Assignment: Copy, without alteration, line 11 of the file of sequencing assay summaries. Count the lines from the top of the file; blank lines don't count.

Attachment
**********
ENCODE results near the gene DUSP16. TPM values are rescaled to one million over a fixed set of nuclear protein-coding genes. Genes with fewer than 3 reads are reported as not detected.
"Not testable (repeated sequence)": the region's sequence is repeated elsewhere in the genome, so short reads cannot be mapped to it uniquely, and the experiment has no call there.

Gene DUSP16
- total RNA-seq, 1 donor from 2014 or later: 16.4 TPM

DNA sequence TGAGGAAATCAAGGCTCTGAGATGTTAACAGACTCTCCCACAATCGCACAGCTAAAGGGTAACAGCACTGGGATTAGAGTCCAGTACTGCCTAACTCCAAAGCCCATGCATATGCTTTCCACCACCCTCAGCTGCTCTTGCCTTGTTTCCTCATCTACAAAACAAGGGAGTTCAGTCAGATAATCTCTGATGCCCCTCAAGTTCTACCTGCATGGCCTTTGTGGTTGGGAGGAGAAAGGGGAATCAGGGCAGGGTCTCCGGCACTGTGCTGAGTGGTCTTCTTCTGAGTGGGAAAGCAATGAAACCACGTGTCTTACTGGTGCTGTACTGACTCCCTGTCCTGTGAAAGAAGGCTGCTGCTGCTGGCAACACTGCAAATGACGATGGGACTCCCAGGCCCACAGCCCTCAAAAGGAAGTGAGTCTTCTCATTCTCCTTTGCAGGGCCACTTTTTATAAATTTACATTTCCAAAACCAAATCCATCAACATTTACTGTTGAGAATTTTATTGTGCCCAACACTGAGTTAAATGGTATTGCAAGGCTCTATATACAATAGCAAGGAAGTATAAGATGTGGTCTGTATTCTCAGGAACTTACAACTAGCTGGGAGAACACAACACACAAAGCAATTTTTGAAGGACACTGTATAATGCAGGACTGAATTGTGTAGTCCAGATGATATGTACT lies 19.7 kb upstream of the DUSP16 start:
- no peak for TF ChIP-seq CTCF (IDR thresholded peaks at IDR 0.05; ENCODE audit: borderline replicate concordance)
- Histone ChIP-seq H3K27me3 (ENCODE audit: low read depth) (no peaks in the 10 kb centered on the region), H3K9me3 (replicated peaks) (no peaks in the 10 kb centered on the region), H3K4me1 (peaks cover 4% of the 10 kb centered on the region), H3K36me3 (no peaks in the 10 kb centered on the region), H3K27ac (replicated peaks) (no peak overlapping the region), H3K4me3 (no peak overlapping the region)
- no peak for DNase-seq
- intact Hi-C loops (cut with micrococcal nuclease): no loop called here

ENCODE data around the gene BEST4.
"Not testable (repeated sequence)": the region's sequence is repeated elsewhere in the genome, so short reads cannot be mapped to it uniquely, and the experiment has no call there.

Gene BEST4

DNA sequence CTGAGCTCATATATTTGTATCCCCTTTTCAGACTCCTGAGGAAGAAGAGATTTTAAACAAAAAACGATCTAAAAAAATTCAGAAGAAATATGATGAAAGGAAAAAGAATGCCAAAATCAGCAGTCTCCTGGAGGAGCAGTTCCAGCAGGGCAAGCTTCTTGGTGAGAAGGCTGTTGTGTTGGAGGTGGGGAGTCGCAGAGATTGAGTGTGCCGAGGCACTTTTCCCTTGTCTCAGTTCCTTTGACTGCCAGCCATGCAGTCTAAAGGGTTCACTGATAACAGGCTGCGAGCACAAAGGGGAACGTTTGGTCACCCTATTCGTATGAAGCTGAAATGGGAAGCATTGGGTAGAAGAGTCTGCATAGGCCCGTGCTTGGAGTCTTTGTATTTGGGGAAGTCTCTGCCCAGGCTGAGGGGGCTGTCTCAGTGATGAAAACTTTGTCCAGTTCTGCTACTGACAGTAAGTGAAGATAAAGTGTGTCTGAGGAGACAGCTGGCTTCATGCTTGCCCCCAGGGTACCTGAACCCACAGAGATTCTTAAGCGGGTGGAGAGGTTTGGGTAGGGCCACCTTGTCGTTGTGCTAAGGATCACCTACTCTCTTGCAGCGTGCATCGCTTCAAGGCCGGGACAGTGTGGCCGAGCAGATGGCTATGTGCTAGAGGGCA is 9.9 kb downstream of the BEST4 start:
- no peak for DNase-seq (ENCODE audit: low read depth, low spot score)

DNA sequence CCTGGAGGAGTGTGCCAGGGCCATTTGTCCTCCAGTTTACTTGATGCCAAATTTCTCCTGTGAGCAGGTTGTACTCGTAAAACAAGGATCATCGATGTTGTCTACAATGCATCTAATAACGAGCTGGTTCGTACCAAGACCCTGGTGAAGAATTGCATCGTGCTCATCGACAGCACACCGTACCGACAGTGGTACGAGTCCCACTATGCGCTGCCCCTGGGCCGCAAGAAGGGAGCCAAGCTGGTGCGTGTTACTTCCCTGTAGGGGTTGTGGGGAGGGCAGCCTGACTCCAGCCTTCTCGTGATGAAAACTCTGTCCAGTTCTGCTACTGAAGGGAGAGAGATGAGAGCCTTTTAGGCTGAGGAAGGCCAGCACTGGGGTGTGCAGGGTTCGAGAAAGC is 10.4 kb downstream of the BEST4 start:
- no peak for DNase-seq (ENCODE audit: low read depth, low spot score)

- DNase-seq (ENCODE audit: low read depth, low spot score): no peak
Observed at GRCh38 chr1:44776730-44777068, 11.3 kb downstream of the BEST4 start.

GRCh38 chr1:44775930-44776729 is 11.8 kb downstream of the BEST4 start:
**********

"Not testable (repeated sequence)": the region's sequence is repeated elsewhere in the genome, so short reads cannot be mapped to it uniquely, and the experiment has no call there.